Helena Bonham Carter: Paul Giamatti was teacher’s pet at ape school. It was disgusting. He was always getting the best marks. I famously failed. You think it’d be hard to, but I did. It’s a talent to fail ape school.
Paul Giamatti: She sucked. I think it’s probably because I’m a lot more like a monkey than she is. She’s not very much like a monkey.
Bonham Carter: I never usually take any character home, but I did with this one because it was fun. And I did become a little more aware of my sense of smell.
Burton: Tim [Roth]’s got an evil chimp side to his personality. He uses it .. and Helena’s got this quality. She’d love to do a silent movie and in a way, that’s what it is because you’re having to act and use skills — because you’re covered up — that you wouldn’t ordinarily use. I was lucky to use actors who had big emotional range, great voices. Michael Clarke Duncan — you hear that guy’s voice, you know it’s him. That was important to this. Even being 10 years old and watching Planet of the Apes, you knew that was its energy.

Under the skin

Giamatti: I remember waking up at two in the morning and still thinking I had [the makeup] on. I was in bed and “Oh, I gotta take my teeth out.” Whenever I did see people without it on, it was very strange.
Roth: I could hear myself in my head. The way the makeup is structured, you’re very aware of your own voice and it actually got in the way of me performing. So I kind of came up with [a new voice] and Tim went, “That’s good, do that.” And he let me push it through. It was out of necessity and I liked it because it actually hid me more.
Giamatti: [We ate lunch] slowly and in little tiny pieces with chopsticks and a mirror. You had to take the teeth out and you had to eat very small pieces … You didn’t want to get food all over your face. I think nobody [messed up] because then you had to go through the process [again.]
Burton: The most shocking thing on the set is when they would occasionally come out on the set as themselves. Literally, you would have a heart attack in a way. “Who in the hell is that person? Oh it’s a person, not an ape.”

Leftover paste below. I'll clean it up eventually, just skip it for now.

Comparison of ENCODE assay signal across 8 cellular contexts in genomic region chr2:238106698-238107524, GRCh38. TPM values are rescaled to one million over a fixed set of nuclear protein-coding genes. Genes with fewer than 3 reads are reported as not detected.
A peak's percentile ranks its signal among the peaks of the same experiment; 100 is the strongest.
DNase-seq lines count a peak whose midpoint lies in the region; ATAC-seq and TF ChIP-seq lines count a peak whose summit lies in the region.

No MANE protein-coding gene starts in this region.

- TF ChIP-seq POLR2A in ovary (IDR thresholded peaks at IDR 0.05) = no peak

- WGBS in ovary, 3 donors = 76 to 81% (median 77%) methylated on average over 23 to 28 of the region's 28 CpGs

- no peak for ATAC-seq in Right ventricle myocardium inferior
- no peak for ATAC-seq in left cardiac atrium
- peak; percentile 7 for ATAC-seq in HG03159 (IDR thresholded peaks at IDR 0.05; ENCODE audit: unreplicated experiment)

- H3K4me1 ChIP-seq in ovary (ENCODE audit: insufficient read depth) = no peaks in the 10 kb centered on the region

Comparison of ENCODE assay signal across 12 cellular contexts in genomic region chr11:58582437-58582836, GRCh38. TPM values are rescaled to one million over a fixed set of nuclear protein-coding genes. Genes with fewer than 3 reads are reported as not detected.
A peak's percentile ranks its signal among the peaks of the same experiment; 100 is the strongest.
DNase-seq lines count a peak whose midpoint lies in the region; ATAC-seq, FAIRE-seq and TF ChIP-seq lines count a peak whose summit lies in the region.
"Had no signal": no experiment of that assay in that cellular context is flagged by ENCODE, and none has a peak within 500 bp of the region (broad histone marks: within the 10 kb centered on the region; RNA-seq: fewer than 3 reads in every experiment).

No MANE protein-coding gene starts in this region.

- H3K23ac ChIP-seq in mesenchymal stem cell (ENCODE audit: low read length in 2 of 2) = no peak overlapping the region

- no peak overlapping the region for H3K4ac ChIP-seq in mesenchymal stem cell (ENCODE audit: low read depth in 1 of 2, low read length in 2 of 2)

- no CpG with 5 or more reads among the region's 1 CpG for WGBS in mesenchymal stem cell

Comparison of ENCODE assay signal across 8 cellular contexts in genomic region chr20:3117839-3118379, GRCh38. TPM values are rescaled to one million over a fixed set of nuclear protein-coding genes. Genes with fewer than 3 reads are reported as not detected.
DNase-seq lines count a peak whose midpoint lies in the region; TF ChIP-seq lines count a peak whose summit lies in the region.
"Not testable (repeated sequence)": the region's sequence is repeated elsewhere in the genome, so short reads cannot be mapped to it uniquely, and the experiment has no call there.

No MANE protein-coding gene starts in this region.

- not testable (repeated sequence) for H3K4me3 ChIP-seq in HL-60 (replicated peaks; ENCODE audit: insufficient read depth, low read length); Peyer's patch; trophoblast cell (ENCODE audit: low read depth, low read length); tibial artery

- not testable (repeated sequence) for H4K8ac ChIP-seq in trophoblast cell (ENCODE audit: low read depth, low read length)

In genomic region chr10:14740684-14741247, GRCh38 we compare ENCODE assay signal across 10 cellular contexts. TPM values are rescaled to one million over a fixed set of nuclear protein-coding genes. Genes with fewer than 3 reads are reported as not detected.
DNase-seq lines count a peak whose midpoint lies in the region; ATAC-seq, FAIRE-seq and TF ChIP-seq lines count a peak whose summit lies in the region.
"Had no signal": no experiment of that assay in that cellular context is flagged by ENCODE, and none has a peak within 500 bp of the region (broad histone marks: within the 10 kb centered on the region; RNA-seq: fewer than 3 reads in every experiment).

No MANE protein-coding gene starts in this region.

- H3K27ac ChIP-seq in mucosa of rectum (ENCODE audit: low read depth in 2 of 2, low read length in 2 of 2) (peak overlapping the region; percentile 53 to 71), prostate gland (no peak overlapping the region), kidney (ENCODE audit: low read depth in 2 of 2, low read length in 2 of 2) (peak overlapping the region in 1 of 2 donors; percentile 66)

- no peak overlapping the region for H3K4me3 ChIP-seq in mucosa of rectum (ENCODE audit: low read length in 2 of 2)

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Humans strike back … kind of

Kris Kristofferson: I had to run at Michael Clarke Duncan with the spear, and we had a big collision at one point. I didn’t put him in the hospital; hitting the ground put him in the hospital. I was lucky ’cause my head hit the ground too. It split open, it was bleeding, only I already had a fake wound up there so they couldn’t see it. I had to go to the hospital too; it turned out my best friend’s ex-wife was the doctor. Very surreal experience.
Wahlberg: [I taunted the apes, but] it was the dumbest thing I could’ve ever done because these guys were basically kicking my ass for seven months, so it was stupid. So the next thing you know, I’m serving everybody drinks. Shining their shoes.


The legacy

Burton: There is an unnerving quality when you’re working on something and you see [early promotional posters] because it’s an out-of-body experience. You kinda wanna finish something emotionally before you start seeing all of that, so it is an odd phenomenon.
Wahlberg: I had never been as giddy as I was the other day when I saw the movie and I heard Charlton Heston’s voice, and seeing him with Tim Roth … It’s never happened to me with a movie that I’ve been in. I’ve enjoyed some of the movies that I’ve been in. but seeing it for the first time, not even paying attention to anything that I did, because normally I’ll pick my performance apart, think about how horrible I was. But I was in awe; it was better than anything I could have expected or hoped.

The end?

Wahlberg: There’s all these talks that we shot five different endings and stuff. They never gave the pages out until we were gonna shoot it, and only the people involved in the scene got it. And I just thought wow, what a really cool way. Because it leaves this door open; if Tim signs on to doing a sequel, then I’m gonna do it because there’s a really interesting idea for it. The first ending was brilliant, so what do you do to top that but leave the door open, really confuse people.
Bonham Carter: I would’ve been up for more romance [Bonham Carter has some interspecies feelings for Wahlberg’s astronaut]. I know Mark would’ve been up for more. It’s a family film, they didn’t want to go there, so it’s a shame. I did get to kiss him, but it’s unfortunate because through rubber you don’t feel much. Perhaps next year.
Wahlberg: I’ve never been in a movie so many people have talked about, argued about. [But] if you see it again and you look at it properly, you’ll figure it out. I promise you.